The Negro Leagues were one of the most important and influential movements to happen in baseball history. Without these ‘Invisible Men’, who knows where baseball’s racial standpoint with not only African American’s, but others such as Cuban, Dominican, and South American players, would be in the Major Leagues. Throughout the book, one pressing theme stays from beginning to end: Segregation.
In order to understand why the integration of baseball was so important, one must understand the importance of baseball during this period. For the past 100 years, baseball could be considered more than the National Pastime and looked at as akin to a national religion. Had Jackie Robinson integrated a different sport such as football or basketball, he would not be remembered today (Gimbel). However, though Robinson possessed incredible talent, there were few people that were willing to draft him, or any African American onto their team. Luckily, sixty-three-year old Branch Ricky recognized that the introduction of African American
The game of baseball evolved immensely during the 1900’s. There were new rules and rule changes, new teams in new states, and then there was Jackie Robinson. Jackie Robinson was a true legend from the day he was born in 1919. Baseball had it all in the first half of the 1900’s, fans filled the stadiums day after day, even during the war times. There was a big-name player on almost every team, children and adults admired these professional baseball players. The only thing professional baseball didn’t have during these times were African American players. Learning about the hardships that he had to overcome as a young boy, and the accomplishments he made from his college days at UCLA, to becoming the first African American professional baseball player, Jackie made it known that he was an American hero.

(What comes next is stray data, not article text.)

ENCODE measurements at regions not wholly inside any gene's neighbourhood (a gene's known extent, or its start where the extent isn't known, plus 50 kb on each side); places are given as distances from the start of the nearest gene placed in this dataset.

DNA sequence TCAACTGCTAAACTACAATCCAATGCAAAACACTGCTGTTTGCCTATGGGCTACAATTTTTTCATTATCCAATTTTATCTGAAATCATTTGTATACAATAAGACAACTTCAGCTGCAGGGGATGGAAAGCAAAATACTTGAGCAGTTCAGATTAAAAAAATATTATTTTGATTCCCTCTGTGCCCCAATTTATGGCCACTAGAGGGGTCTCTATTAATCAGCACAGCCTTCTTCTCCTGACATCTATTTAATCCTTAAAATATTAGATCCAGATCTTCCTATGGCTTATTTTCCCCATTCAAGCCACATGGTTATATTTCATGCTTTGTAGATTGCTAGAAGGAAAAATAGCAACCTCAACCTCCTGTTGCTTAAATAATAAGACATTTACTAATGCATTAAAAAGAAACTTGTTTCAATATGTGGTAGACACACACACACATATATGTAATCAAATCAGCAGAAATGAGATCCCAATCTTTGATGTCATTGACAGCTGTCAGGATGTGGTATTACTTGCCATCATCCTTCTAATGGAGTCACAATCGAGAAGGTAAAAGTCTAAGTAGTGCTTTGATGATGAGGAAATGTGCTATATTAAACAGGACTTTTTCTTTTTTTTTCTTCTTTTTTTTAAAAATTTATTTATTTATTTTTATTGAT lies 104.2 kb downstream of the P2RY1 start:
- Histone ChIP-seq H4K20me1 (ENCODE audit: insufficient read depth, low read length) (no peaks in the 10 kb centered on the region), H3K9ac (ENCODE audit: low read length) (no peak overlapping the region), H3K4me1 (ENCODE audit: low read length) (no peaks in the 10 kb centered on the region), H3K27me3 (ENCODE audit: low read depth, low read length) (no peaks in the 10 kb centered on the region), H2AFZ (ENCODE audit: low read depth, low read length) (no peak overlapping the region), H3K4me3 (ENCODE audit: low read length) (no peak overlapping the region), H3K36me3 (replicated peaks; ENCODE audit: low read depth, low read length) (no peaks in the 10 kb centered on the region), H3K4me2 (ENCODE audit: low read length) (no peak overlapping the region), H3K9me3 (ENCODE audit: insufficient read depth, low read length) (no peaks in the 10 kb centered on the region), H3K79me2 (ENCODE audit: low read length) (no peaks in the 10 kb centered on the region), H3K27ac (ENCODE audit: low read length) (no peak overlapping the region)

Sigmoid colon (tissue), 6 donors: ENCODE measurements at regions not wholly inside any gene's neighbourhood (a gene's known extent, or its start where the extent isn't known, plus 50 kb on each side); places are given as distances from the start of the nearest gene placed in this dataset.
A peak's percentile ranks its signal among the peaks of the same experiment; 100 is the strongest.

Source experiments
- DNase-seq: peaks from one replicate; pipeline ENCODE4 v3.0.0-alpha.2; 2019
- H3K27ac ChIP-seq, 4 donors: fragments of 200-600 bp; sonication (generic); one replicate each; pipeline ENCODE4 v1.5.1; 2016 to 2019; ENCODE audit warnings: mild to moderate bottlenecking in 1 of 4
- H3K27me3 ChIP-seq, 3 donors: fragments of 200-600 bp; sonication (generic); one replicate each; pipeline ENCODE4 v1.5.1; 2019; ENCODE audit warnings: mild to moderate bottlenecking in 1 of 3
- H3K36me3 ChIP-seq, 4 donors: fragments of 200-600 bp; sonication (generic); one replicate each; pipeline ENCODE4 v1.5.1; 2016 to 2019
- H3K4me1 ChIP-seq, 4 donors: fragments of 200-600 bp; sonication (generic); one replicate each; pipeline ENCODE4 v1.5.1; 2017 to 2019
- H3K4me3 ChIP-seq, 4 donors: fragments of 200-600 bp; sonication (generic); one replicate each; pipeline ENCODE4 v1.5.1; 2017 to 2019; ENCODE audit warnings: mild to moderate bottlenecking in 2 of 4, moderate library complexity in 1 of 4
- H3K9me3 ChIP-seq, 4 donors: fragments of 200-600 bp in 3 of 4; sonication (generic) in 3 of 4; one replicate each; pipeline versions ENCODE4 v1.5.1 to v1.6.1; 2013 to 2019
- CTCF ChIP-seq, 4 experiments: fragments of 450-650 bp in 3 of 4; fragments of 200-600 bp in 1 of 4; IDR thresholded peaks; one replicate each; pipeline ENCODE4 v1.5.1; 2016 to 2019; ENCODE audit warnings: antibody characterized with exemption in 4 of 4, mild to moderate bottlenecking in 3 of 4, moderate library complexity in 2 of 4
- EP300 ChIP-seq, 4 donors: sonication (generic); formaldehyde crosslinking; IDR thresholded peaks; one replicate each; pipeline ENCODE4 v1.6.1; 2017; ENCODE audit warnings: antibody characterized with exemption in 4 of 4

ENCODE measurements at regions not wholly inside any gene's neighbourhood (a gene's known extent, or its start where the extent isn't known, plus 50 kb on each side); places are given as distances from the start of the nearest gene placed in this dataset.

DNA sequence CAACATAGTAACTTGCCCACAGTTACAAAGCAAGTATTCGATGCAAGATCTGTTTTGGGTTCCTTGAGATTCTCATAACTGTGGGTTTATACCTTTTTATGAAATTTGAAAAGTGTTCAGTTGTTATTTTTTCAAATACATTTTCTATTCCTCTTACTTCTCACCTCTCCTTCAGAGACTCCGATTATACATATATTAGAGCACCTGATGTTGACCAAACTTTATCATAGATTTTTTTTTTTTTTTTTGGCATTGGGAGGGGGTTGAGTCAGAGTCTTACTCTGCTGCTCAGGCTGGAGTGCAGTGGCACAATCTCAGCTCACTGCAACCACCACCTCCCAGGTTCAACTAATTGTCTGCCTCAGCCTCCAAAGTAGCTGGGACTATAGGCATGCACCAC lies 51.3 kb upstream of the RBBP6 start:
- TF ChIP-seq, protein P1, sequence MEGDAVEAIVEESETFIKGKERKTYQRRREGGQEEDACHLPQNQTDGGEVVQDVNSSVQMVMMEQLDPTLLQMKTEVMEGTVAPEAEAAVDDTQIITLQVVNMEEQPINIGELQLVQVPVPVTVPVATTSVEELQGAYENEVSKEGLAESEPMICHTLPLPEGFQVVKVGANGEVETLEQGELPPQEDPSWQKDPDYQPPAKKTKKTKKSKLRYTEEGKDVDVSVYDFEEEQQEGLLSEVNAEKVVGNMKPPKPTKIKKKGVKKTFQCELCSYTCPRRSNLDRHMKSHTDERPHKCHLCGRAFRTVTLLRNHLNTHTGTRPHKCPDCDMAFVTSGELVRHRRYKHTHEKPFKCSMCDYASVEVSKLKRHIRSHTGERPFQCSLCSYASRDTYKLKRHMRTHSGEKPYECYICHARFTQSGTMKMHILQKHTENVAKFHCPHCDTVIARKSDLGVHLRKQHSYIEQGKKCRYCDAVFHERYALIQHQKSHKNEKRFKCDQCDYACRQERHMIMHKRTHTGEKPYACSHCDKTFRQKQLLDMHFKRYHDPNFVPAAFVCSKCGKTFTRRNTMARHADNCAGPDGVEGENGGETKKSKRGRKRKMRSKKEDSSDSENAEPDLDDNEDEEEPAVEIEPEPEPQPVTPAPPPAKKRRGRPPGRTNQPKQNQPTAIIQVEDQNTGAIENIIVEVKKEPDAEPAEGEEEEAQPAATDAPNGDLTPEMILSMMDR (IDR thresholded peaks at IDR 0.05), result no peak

"Over the decades, African American teams played 445-recorded games against white teams, winning sixty-one percent of them." (Conrads, pg.8) The Negro Leagues were an alternative baseball group for African American baseball player that were denied the right to play with the white baseball payers in the Major League Baseball Association. In 1920, the first African American League was formed, and that paved the way for numerous African American innovation and movements. Fences, and Jackie Robinson: The Biography, raises consciousness about the baseball players that have been overlooked, and the struggle they had to endure simply because of their color.
The story of Jackie Robinson has become one of America's most iconic and inspiring stories. Since 1947, American history has portrayed Jackie Robinson as a hero, and he has been idolized as a role model to the African American baseball community. It is an unarguable fact that he was the first to tear down the color barriers within professional baseball. The topic of Robinson’s role in integration has long been a point of discussion amongst baseball historians. Researchers have accumulated thousands of accredited documents and interviews with friends and team mates such as short stop, Pee Wee Reese, and team owner, Branch Rickey. However, few journalists have asked why Robinson was selected and what was Branch
When Robinson was selected to play for the Brooklyn Dodgers, by the “General Manager of the Brooklyn Dodgers, Branch Rickey” (McBirney 3), he knew it was going to be a bumpy ride. Attempting to break the “color barrier” or let alone play for the Major League takes courage. Despite his fame and how he played on the field, Robinson received “explicit and persuasive death threats” (Scott 2). He also took racism within the stands and even “faced discrimination from a few of his own team members, who threatened to sit out games if he was allowed to play” (McBirney 5). During the games he got things thrown at him like trash, tomatoes, rocks, watermelon slices, and Sambo dolls. But Robinson still showed his courage to continue